The Delhi airport was a ghost town. An army of airport employees was lounging with nothing to do, probably that’s why they were asked to repeatedly check boarding passes of exiting passengers. The floor salesmen at the Duty Free were advertising enticing discounts on perfumes and whiskey. The food court was sparse.

After a day’s layover at Delhi we arrived in Hyderabad. An hour and a half was spent filling out forms in triplicate and showing negative Covid reports again, and at the final window a man rubber stamped my hand, “Home Quarantine” and sent me along into the city of my birth.

As our taxi climbed the highway, from my window I noticed a wedding taking place at an opulent venue in the distance. The palatial structure was dressed in bright lights and fancy cars were dropping off guests in their flashy finery. A large crowd was partying with very little social distancing or masks. And here I was being asked to home quarantine after vaccinations and negative Covid tests. I had arrived in India.

Hyderabad seemed open for business. Restaurants and tea stalls were crowded, traffic was at its maximum and people were going about their life as though things were back to normal. A few people wore masks, and news continued to report of sporadic outbreaks around the country.

India’s astonishing low death rate was international news, with very little evidence to explain why. So theories were being floated that maybe the population is resilient having been exposed to countless viruses and vaccinations, the Indian demographic is largely young and probably inaccurate data was being collected as many Covid deaths were not being reported.

These were theories, but a clear sense of complacency and fatigue had definitely set in.

For a nation as dense and economically and socially diverse, physical distancing is a luxury afforded only to the rich. There is also a sense of fatalism that most Indians carry, prompting many to not be paranoid about yet another disease added to a long list of endemic viral killers.

I was concerned for my parents as they were in the high risk category by age. My 89 year old father was doing all he could to stay distanced. My mother on the other hand was far less concerned. Some of my relatives were extremely paranoid.

As I arrived, India was also beginning to roll out an impressive nation wide vaccine campaign. The Serum Institute, the world’s largest vaccine producer, with the help of the Gates Foundation had scaled up its capacity and was not only meeting India’s demand but was also exporting world wide. India is only a handful of nations manufacturing and exporting vaccines. At the same time there was widespread vaccine hesitancy fueled by rumors and misinformation spread on social media.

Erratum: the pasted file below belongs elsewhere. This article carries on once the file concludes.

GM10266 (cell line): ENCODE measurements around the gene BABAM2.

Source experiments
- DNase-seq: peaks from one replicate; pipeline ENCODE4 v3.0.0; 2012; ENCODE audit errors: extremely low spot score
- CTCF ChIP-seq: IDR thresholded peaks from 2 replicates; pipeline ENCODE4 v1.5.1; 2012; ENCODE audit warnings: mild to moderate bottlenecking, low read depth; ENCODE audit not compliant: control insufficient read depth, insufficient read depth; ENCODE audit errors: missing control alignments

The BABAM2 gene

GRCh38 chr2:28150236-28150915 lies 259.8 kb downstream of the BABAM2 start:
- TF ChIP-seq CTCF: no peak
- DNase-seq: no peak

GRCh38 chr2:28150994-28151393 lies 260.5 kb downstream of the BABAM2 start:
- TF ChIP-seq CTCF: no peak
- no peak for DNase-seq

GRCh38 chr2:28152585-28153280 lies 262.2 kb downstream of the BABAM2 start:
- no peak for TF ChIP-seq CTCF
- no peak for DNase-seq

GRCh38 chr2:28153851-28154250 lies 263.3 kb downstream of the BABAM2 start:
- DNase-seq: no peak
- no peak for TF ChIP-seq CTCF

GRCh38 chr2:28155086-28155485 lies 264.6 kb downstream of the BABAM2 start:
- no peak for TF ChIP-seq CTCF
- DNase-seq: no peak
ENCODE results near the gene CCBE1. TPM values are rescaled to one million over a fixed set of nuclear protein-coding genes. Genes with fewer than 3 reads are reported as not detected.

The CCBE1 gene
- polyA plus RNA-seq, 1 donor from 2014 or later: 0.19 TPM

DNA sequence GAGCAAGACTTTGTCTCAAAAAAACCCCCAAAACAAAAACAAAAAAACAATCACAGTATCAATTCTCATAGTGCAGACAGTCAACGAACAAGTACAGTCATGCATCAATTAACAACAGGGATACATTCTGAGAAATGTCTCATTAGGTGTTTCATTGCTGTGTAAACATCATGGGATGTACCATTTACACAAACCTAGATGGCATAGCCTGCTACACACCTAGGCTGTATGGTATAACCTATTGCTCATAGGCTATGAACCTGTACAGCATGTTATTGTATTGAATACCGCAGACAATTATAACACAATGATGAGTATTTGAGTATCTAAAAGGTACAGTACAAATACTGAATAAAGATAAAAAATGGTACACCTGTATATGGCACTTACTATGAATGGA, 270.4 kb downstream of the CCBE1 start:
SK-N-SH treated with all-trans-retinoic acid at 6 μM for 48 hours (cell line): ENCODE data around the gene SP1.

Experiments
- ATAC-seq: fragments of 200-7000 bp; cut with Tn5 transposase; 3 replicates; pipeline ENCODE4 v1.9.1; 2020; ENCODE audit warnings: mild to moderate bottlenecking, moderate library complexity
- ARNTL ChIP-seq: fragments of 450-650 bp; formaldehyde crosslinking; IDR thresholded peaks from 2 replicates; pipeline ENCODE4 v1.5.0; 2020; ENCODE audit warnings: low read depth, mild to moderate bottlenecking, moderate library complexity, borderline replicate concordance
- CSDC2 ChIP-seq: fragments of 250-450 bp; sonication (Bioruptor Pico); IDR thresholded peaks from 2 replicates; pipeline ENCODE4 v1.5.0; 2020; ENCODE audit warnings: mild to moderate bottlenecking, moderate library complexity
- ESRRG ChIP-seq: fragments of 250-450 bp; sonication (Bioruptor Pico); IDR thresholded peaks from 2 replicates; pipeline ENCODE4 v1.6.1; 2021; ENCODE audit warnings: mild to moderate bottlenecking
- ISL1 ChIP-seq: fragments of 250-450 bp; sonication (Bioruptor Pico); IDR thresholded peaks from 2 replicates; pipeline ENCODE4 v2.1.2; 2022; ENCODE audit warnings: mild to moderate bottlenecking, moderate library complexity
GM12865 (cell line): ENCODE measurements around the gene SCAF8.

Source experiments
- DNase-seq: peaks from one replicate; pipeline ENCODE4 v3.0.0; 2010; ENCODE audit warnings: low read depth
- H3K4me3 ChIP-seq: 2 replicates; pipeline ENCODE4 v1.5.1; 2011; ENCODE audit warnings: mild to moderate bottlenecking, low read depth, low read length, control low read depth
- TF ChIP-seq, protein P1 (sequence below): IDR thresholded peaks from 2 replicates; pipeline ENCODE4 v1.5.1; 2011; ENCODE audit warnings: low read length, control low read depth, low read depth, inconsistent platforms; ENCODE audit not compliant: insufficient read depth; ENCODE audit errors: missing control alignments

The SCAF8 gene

While developed nations like Canada and the EU are struggling to get vaccinations to their people, India is ahead of the curve. Within a day, I was able to get my mother vaccinated by filling out a quick form on the Internet. As soon as she was jabbed, a personalized PDF landed in her phone from Prime Minister Modi, thanking her for being a participant in the fight against Covid.

A day before I was to leave, I took my PCR Covid test. Unlike New York my result was delivered within 24 hours.

As I was leaving headlines were reporting about an alarming rise in cases around the country. A new mutated Covid variant was being blamed. Some experts were saying a second wave maybe sweeping the country. Mumbai was coming close to a lock down and the general trend seemed worrisome. The Serum Institute was asked to stop exports in order to make more vaccines available to Indians.

Meanwhile large election rallies were being held and Tweeted about by the Prime Minister and other politicians around the country, exposing the utter hypocrisy in how the pandemic was being confronted.

I touched down at JFK, collected my bags, filled out a single form stating I was tested before boarding and was home, with only the Brooklyn traffic irking my tired body along the way.

I fear this way of traveling is going to become the norm for sometime to come. It is going to take years to vaccinate the planet and until then there will be peaks and troughs and Covid will become endemic. There will be those who will not take the vaccine, putting forth the usual baseless selfish arguments and vaccine passports and tests will become a requisite for travel.

After 9/11 we got accustomed to an invasive and uneasy security regimen. Going forward an additional layer of probing will be added to make everyone feel “safe”. A new reality has certainly dawned on us.



Anand Kamalakar

Anand Kamalakar is a Brooklyn based documentary film director, producer and editor. His latest film is Colonel Kalsi (